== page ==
Now....my Question to you Theodore: When entertaining a Vet, I am thinking about teaching or leaving them an easy trick they can perform for the nurses, doctors or family. Does this make sense?? If so, do you have any ideas??
Theodore Lawton
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MAV- I have no idea.

Maybe you could check out the Betchas section and teach them something fun from there.

In my experience, none of the vets would be interested in learning a trick. Most of them are tired, recovering from injuries and some are a little depressed. They are just grateful to have someone there that cares enough to tell them thank you and show them a few minutes of entertainment. Me personally- I would never consider showing them how to do a trick and this mainly has to do with time- I'm only with the guys who are willing to watch for a few minutes and don't want to eat into that with instruction.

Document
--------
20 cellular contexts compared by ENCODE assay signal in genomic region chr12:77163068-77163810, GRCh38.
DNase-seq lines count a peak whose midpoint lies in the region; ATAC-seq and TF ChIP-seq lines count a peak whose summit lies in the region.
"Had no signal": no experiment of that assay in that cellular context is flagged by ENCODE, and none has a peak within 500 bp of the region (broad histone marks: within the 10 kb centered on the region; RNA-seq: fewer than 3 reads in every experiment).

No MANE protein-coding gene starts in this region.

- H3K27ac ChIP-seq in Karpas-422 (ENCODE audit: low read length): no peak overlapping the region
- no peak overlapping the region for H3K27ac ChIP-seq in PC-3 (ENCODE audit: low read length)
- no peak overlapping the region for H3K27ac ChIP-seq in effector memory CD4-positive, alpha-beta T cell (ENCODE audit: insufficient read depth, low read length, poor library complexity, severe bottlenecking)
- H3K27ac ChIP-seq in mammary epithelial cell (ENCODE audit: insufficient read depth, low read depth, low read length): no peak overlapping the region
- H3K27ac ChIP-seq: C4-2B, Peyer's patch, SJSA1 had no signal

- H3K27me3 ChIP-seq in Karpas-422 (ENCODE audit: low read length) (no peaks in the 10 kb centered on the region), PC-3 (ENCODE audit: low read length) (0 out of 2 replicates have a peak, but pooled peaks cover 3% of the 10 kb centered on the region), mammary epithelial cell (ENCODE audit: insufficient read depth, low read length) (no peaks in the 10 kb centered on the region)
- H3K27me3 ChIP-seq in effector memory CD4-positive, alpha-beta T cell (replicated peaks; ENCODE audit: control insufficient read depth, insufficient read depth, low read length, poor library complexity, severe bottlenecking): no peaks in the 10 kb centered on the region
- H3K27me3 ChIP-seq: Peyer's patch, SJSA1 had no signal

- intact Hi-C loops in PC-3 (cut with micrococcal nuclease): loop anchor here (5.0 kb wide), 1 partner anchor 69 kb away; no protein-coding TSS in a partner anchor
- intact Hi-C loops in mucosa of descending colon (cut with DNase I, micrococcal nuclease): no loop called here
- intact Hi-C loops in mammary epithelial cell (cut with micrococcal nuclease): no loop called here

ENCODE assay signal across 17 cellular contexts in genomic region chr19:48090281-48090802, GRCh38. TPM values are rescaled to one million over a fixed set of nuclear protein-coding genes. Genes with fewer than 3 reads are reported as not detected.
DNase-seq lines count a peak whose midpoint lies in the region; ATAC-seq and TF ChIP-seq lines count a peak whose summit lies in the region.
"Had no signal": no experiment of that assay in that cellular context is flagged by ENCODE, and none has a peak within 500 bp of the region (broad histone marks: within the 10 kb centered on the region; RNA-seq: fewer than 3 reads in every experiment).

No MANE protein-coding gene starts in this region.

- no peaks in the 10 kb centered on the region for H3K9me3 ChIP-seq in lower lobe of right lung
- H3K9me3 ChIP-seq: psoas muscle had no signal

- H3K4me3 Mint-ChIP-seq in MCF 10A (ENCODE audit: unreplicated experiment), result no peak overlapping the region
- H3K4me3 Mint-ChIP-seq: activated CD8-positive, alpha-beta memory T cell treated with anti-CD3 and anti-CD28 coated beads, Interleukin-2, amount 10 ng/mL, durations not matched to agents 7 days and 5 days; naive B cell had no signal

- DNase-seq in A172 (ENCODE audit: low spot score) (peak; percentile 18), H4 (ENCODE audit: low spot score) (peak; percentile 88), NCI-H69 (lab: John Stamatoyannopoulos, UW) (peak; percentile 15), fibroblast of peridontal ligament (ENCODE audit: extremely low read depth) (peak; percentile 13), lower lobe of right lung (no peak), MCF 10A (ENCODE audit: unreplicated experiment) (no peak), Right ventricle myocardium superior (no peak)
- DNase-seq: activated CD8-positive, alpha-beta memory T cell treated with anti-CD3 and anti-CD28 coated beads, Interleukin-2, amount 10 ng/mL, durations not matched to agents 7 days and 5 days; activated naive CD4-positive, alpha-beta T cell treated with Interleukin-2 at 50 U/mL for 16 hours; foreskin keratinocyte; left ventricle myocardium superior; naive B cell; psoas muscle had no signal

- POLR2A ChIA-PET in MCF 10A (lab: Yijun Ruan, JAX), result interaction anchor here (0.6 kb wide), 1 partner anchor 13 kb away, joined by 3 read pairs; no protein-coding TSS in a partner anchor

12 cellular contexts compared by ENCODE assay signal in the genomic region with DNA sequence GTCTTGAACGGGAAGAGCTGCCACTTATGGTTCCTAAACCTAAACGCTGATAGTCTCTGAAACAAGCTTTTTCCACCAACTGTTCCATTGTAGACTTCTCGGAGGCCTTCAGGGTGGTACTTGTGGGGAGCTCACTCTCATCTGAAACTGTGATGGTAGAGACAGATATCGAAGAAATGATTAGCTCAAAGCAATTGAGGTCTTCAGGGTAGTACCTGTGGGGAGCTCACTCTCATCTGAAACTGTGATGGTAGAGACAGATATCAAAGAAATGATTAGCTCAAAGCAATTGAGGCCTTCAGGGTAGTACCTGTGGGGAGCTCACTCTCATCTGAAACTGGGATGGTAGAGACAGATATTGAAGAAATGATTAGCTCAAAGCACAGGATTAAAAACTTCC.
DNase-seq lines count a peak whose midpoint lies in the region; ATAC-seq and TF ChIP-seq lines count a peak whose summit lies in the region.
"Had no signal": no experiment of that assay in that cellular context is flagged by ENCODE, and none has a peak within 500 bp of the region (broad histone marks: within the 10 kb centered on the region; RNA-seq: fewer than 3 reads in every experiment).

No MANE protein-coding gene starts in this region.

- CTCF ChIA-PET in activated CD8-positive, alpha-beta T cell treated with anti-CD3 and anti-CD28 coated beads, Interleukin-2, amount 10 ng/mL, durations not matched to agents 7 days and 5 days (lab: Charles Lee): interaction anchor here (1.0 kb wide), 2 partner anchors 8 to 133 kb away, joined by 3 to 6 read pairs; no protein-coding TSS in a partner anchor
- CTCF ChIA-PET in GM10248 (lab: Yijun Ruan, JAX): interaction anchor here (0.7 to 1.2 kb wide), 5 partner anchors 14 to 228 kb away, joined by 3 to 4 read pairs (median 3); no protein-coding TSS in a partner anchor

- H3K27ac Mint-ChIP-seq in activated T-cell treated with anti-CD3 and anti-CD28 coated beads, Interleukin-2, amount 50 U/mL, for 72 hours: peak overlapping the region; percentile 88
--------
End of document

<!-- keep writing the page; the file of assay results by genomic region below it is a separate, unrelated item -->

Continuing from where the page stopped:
Then you have the fact that different guys have different mobility concerns. Some use walkers, some are wheelchair bound, so teaching them a trick can be difficult in regards to just how much they are able to use their limbs.

When I finally start the children's hospital after the 1st I'll have giveaways for them and will teach some of them the disappearing pencil trick. Kids ALWAYS want to learn tricks and this will empower them to be able to DO something from their helpless situation. Maybe this would be an option for some of your spectators. You tell someone to watch the pencil in your hand very closely because when you tap it 3 times with this other pencil, it will disappear. I have a little routine I do where I tell them to watch close and make sure I don't toss it away and I do a toss vanish where it looks like it just disappears into thin air. Then I "pull" it out of my nose. "Ew!" say most kids Smile Then I take a moment to wipe off the "snotty" pencil with my silk hanky. Of course, now my hanky is nasty so I vanish that. Then bring it back- maybe from their ear- kids love that Smile I explain that my hanky is now clean after being disintegrated and put it back in my pocket and finally do the vanishing pencil gag. It's an easy trick that amazes people when they first see it and is easy to teach- although it's also hilarious to watch kids try and do it because they don't have the practice put into it to make it a smooth trick yet and they are ADORABLE to watch.